There are so many beautiful cities and destinations within Ireland. For this family itinerary, I cover only a few favorite highlights that focus on nature, outdoors and family time. This is an itinerary to maximize the scenic beauty of Ireland in about a weeks time.
Spend a couple nights in Dublin, taking in the friendly, bustling city vibe. A perfect day would be grabbing a picnic from Fallon & Byrne and walking over to St. Stephen’s Green for a picnic. Then head over to one of Dublin’s fantastic museums (several, including the National Library of Ireland and the National Museum of Ireland – Archaeology are within walking distance from the Green) before grabbing some afternoon tea at the Shelbourne.
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After a night or two in Dublin, grab the bus or a cab to Dublin airport and pick up a car for the rest of your journey. While you can pick up a car when you arrive, you won’t need it in Dublin (it’s a very walkable and easy to navigate city) and parking can be quite expensive.
On your drive straight West across Ireland to Dingle, I suggest stopping at the Rock of Cashel on your way. About 2 hours outside of Dublin, the Rock of Cashel is a historic site where St. Patrick baptized King Aengus around A.D. 450. It’s a beautiful elevated site with a nice parking lot just down from the hill it’s perched on. You’ll see tombstones and the ancient Cathedral.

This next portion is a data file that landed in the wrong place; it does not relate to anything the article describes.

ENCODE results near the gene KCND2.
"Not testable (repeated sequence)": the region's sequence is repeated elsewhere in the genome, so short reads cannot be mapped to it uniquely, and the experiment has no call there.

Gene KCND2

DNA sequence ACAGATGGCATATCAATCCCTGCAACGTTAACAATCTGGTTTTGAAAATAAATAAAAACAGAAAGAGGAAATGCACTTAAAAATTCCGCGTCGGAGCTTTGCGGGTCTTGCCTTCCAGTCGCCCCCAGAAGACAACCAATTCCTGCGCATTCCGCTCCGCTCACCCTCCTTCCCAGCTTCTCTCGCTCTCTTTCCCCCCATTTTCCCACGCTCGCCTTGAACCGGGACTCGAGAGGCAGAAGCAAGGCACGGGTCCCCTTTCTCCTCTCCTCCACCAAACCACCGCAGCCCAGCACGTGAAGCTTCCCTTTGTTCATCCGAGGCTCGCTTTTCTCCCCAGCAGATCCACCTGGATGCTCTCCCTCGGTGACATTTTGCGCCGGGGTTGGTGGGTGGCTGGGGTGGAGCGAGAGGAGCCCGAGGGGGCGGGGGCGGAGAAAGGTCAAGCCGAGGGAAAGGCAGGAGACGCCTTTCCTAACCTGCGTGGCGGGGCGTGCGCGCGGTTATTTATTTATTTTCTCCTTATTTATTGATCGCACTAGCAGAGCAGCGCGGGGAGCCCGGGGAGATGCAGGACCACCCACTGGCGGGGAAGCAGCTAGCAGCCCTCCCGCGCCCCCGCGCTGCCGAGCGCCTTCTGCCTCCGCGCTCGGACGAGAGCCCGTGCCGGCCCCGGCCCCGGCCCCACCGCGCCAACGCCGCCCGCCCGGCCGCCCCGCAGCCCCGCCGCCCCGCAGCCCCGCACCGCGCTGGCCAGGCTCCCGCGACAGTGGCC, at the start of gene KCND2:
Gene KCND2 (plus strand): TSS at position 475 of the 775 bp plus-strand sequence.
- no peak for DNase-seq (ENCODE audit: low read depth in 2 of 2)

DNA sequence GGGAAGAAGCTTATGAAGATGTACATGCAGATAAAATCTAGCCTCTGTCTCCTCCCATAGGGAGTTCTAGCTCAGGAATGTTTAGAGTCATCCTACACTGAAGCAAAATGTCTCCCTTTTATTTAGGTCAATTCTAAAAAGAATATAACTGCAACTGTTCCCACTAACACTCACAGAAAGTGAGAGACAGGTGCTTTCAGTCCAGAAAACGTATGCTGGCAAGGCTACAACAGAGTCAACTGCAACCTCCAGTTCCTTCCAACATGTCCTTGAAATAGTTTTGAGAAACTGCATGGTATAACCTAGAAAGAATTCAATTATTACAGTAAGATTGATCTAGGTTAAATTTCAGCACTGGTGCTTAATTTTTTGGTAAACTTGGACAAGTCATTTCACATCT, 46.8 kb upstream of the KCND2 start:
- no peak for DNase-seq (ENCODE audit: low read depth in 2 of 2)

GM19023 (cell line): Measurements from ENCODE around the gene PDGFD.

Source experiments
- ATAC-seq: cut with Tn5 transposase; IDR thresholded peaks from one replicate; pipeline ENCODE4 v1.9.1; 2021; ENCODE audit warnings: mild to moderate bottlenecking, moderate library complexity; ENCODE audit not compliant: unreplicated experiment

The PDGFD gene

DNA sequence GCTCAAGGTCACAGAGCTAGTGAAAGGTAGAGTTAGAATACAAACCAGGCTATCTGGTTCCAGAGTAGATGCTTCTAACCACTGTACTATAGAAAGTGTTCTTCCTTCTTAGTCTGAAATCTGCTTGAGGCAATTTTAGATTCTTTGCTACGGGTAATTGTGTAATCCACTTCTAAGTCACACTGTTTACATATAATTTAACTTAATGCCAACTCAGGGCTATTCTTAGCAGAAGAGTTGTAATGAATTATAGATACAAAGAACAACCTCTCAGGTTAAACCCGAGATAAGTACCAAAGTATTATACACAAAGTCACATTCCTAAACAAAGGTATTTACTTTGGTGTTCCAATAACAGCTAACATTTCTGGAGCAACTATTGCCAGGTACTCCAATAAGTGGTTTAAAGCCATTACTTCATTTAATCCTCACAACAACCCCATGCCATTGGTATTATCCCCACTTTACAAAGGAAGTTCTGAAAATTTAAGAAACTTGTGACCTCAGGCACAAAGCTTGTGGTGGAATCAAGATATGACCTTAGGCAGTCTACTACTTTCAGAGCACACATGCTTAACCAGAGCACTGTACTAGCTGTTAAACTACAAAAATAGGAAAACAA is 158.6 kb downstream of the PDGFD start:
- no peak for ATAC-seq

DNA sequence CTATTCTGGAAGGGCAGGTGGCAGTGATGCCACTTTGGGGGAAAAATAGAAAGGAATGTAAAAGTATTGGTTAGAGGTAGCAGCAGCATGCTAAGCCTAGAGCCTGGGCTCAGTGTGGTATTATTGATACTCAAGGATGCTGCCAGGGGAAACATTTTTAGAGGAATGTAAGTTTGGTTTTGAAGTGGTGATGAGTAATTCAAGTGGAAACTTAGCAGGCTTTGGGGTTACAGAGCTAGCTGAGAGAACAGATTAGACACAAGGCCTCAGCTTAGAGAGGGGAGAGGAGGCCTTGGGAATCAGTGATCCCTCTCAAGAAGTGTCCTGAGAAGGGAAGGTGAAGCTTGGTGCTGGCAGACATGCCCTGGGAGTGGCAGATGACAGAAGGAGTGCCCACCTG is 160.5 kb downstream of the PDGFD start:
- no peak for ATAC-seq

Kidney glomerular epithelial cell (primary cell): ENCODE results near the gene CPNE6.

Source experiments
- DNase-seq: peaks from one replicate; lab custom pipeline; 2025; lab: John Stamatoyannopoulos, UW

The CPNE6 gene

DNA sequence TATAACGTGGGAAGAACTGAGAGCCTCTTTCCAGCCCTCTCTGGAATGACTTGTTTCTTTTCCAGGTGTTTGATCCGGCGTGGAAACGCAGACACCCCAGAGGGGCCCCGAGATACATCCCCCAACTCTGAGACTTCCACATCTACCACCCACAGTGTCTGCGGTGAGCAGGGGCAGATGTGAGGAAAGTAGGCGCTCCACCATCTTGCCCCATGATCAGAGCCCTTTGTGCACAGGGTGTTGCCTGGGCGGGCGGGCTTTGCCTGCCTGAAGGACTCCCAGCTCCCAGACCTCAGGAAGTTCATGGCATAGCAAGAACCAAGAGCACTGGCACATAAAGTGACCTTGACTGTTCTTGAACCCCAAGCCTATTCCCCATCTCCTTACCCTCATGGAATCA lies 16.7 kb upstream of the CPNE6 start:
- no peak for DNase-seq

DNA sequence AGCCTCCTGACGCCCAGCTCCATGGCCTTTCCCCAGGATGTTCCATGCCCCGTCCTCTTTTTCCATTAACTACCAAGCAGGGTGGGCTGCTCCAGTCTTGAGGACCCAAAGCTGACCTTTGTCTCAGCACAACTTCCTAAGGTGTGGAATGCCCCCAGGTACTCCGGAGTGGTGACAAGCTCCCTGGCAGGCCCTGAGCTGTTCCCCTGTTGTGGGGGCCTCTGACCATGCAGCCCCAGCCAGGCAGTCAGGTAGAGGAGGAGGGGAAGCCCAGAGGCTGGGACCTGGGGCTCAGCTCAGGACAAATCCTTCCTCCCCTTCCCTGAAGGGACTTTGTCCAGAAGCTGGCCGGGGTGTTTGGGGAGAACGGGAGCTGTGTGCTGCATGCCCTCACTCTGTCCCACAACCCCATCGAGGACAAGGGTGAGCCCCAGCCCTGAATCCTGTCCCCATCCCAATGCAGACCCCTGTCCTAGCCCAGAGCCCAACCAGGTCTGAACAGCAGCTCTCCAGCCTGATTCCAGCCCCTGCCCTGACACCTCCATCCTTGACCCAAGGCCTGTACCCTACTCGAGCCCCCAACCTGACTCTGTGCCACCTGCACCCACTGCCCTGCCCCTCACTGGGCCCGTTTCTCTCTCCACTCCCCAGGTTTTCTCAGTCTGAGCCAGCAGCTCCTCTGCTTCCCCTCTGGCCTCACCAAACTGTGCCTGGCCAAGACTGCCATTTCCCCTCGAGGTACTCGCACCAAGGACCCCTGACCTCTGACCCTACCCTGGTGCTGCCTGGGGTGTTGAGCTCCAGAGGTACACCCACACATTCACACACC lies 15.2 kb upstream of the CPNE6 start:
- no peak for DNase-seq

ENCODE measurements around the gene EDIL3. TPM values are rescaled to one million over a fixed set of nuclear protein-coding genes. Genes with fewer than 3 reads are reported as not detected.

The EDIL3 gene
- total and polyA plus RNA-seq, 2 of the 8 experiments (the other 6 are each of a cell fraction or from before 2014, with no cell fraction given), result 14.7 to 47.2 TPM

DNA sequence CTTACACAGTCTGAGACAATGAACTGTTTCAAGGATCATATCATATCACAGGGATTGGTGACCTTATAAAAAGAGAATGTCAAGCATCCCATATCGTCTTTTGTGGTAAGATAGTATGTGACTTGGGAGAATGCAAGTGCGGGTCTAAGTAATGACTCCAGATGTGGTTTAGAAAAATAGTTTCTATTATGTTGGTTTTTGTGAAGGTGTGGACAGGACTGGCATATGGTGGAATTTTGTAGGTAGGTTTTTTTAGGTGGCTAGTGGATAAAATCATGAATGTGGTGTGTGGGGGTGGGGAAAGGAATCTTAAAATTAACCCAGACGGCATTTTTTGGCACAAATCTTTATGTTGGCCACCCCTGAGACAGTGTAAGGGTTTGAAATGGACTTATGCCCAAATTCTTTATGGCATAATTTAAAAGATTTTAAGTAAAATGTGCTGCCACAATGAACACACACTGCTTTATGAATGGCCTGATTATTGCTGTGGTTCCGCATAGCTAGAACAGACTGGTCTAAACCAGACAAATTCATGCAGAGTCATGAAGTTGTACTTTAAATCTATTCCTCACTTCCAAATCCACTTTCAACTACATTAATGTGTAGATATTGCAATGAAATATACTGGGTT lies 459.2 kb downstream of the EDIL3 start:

After touring the Rock of Cashel, try a soup and sandwich or scone lunch at the tiny Granny’s Kitchen, which is next to the parking lot with a brightly painted exterior.
From here, Dingle is about another 3 hours or so. Stop at Muckross House ( a Victorian Home) near Killarney on your way, or just go straight through.
Try to get to Dingle in time to settle into your accommodations and have dinner. If you have time, try The Chart House Restaurant (6 pm -10 pm). It’s in the center of Dingle and give you a beautiful glimpse of the city. There is locally caught fish and warm breads. It’s an upscale restaurant, so bring a few card or conversation games for the little ones. Kids can order any menu item as a 1/2 portion.
The next day explore and drive around the peninsula. Be sure to take many stops on the way for whatever suits your fancy. You can pull over and walk to right to the water’s edge in many areas. Don’t miss the Clogher Head trek (an easy to miss, very short trail) that takes you through a sheep farm and out to the sea, with a small beach, beautiful rocks and cliffs, and all kinds of bog.
3. Cliffs of Moher